Can you reach the flow state through sex? What are some things you can do to promote sexual flow?
It is well-known that movements such as dance, martial arts, and yoga can promote flow, but many people don’t know that you can achieve sexual flow as well. This may be in the form of physical sex, romance, or other sensual activities such as dance and yoga.
Keep reading to see what Csikszentmihalyi has to say about sexual flow.
Finding Sexual Flow
There are a variety of enjoyable ways to use your body. Every sense we perceive—such as tasting and hearing—and movement we’re capable of making corresponds to one or more flow experiences. The ability to run, throw, swim, or sing could all yield flow experiences if you work on them in the context of a goal or social setting that offers structure and challenge. Yet many of us don’t use goal setting to actively cultivate our senses or physical ability to maximize our enjoyment of life, leaving the senses, to provide us with chaotic, disordered information.
One little-known form of flow is sexual flow. Having sex, discovering your sexuality, or who you are as a sexual being, and developing romantic relationships are some of the most universally rewarding activities. Sex in particular guides a lot of our behavior: You may dress and groom yourself to find a partner or keep an existing one, and you may work to earn money to support a relationship. The urge to have sex is rooted in human evolution, and it can be so powerful that it redirects attention from other activities. As a result, cultures have devised a variety of methods and institutions to keep this urge in check.
Generally, sexual stimulation is pleasurable. However, the same sexual act in different contexts can bring any emotion, from pleasure to disgust, or even terror. Overall, sex is like any other activity: If you don’t make it enjoyable, as opposed to just pleasurable, it can become boring. For instance, people in long-term relationships may get bored having sex with the same person. Many people find their first love the most enjoyable, and don’t feel as fulfilled in later relationships.
Sex in Different Cultures
How have different cultures made sex enjoyable? Here are two ways:
- Sex professionals. Cultures sometimes create a class of sex professionals that are skilled in entertainment such as music, dance, and acting. The Geishas in Japan are one example.
- Eroticism. Eroticism generally means developing skills to make sex more varied and enjoyable. Examples include publications such as The Joy of Sex and the Kama Sutra which were created to add challenge and variety to sex. Rituals and celebrations are another example of how societies have combined sex with religion and other culturally sanctioned practices. Examples include fertility rights and the Greeks’ Dionysian festivals.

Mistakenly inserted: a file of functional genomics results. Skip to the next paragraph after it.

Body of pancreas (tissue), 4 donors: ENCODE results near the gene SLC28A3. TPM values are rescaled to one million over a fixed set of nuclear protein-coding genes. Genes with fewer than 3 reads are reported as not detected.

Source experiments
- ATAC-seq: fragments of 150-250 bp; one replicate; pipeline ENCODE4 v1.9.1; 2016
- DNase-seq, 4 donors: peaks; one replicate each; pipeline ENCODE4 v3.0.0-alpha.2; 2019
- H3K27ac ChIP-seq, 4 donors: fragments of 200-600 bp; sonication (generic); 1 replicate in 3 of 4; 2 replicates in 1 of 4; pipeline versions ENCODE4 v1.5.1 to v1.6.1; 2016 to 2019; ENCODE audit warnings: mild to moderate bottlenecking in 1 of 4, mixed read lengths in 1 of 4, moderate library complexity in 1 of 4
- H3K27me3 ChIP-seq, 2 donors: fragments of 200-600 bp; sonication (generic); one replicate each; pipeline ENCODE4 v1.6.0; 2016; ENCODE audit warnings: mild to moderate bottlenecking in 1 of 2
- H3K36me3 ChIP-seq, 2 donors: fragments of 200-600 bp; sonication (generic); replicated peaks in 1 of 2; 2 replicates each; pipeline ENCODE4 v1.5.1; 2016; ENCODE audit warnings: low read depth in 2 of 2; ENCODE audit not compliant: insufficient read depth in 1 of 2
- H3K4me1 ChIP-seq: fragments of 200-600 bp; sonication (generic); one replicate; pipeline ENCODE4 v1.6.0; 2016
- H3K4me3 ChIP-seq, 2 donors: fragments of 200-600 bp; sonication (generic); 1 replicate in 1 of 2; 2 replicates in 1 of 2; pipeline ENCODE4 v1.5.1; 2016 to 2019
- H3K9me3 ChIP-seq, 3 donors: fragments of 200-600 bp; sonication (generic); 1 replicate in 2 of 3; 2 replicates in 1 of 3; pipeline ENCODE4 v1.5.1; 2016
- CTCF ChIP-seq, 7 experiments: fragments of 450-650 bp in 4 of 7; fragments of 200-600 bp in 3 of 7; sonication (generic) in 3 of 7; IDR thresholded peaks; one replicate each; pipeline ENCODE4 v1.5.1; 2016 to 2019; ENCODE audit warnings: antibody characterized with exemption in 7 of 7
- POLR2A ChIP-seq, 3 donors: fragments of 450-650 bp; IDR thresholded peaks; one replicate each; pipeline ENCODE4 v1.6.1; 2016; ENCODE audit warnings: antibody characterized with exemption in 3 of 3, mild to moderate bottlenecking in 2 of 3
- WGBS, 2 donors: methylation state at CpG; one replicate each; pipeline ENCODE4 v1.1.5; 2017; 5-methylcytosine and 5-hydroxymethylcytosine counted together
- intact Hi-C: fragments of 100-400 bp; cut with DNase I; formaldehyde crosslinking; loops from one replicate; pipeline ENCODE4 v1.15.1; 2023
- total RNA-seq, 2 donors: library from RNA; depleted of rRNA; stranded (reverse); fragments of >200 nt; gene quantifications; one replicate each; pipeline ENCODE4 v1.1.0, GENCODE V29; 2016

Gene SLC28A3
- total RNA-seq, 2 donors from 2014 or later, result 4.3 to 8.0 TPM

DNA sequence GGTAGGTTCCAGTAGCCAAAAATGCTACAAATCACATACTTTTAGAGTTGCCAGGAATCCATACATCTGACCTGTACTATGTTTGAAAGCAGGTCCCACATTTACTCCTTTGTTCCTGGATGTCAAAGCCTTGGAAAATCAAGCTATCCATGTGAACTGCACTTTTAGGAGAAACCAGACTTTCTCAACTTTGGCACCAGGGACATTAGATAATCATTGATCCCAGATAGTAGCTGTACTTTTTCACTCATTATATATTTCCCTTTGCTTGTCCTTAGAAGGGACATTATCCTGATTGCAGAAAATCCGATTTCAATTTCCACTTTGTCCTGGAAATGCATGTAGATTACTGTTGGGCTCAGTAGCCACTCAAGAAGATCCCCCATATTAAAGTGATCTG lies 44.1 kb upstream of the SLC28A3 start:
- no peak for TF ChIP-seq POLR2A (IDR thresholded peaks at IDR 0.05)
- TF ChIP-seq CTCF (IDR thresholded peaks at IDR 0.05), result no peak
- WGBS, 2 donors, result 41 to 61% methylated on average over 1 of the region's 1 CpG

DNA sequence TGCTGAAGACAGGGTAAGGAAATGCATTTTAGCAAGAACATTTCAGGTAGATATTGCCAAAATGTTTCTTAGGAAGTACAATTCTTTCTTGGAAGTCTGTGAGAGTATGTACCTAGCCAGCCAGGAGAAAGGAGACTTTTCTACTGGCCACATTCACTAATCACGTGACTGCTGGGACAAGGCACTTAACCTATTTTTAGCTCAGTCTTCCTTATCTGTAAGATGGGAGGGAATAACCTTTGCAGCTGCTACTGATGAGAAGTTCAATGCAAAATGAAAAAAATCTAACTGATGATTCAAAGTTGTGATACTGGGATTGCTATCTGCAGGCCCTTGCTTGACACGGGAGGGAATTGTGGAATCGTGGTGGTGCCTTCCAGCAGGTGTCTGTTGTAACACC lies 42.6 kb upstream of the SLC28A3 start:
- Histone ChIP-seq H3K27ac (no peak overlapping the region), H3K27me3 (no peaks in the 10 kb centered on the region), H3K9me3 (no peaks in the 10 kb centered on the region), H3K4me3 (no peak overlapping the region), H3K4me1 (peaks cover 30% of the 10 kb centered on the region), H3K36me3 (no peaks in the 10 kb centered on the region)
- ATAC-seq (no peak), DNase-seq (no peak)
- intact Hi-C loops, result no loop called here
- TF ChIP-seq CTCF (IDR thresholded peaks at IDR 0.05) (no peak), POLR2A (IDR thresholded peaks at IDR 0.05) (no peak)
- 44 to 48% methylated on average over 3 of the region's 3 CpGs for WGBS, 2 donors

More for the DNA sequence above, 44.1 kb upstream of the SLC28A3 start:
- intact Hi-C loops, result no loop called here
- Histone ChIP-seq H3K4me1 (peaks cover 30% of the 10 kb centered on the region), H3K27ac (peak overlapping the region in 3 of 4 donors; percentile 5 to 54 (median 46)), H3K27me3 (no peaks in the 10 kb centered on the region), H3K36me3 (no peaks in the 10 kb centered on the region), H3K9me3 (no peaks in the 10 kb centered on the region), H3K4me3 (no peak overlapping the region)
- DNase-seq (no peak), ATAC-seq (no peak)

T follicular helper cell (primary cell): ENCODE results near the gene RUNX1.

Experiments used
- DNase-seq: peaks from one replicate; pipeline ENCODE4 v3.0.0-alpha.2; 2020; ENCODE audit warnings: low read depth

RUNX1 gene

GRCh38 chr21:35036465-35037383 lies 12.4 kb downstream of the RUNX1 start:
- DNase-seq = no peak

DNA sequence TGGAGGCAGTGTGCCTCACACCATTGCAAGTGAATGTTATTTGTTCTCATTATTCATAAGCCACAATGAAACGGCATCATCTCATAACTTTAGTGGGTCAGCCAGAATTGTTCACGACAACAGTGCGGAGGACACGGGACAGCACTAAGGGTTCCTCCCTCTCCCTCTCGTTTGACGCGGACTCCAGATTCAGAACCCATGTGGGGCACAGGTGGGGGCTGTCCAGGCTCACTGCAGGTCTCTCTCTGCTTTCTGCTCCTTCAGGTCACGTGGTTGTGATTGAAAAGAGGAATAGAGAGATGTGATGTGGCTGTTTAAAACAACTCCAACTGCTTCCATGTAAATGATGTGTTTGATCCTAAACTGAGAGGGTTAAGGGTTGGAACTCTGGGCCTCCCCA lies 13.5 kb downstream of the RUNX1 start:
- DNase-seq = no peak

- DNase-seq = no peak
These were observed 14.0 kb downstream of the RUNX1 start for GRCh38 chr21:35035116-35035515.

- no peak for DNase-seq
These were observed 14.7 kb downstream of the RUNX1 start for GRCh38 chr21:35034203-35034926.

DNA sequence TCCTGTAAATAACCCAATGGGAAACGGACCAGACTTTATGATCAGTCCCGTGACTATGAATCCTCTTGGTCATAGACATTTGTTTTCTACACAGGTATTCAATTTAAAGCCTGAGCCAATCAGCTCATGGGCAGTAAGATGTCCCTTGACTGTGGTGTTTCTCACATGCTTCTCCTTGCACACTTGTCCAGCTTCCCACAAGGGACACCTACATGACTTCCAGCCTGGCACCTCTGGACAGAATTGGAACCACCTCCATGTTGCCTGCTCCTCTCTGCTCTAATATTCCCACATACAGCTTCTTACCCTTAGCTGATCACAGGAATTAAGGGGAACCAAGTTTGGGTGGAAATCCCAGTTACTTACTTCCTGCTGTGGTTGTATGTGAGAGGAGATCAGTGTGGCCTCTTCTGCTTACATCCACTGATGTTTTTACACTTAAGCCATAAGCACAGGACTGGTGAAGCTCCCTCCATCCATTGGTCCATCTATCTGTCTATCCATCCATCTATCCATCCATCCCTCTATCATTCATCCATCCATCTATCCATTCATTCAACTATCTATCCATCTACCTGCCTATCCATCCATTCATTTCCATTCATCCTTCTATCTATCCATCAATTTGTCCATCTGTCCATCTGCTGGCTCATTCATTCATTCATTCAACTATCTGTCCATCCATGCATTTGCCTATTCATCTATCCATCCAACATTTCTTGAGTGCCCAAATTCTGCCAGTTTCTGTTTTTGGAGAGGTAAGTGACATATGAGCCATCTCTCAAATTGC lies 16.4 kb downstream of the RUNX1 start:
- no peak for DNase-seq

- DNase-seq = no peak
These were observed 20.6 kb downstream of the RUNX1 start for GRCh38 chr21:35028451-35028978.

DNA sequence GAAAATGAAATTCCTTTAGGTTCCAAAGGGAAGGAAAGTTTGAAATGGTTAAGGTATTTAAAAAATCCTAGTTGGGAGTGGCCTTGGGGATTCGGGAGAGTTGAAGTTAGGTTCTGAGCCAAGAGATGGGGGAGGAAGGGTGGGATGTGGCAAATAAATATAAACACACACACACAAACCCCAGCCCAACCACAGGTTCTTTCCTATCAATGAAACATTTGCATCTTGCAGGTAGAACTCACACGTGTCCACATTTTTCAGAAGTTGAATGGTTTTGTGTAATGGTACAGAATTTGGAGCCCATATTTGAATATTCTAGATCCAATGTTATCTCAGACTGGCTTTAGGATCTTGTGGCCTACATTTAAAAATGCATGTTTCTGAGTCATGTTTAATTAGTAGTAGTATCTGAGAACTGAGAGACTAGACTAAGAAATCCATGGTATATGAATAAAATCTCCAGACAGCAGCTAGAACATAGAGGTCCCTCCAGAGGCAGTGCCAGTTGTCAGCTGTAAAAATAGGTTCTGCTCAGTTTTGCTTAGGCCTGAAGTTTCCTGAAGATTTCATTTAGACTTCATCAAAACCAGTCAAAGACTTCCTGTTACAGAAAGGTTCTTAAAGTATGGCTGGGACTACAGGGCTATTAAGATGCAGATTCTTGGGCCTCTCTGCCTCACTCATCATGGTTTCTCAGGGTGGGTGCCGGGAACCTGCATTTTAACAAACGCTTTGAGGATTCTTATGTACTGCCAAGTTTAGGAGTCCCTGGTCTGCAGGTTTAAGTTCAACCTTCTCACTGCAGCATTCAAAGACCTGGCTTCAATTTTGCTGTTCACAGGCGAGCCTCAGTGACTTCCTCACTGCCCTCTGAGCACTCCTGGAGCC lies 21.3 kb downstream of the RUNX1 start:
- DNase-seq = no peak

Note: Both of the above techniques were typically limited to people who had the time and resources to enjoy them.
Sex in Relationships
And, improving sex alone won’t make a relationship last. To do so, include the following two elements:
- Romance or making the relationship more enjoyable. Acts of romance, such as sharing your feelings with a lover, add complexity and challenge to romantic relationships that make them more enjoyable. However, romance techniques weren’t developed in Europe until the late Middle Ages. Troubadours, or French minstrel singers, traveled to different castles in the Romance region of France, singing songs about romantic practices. Soon after, the practices spread through the upper classes throughout Europe. This approach can be applied by all today.
- Genuine care. It sounds simple, but one way people make relationships more interesting is by learning to express genuine care for a partner beyond sex. Taking an interest in understanding the person’s goals and dreams and supporting them can provide a lifetime’s worth of enjoyable challenges. For example, once you and your partner have a decent understanding of each other’s dreams, you may decide to raise children together or plan adventures like traveling or building a home.
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Like what you just read? Read the rest of the world's best book summary and analysis of Mihaly Csikszentmihalyi's "Flow" at Shortform .
Here's what you'll find in our full Flow summary :
- Why people feel the happiest when they're in the "flow state"
- What activities and personality traits promote flow
- Why you may have a paradoxical relationship with work and leisure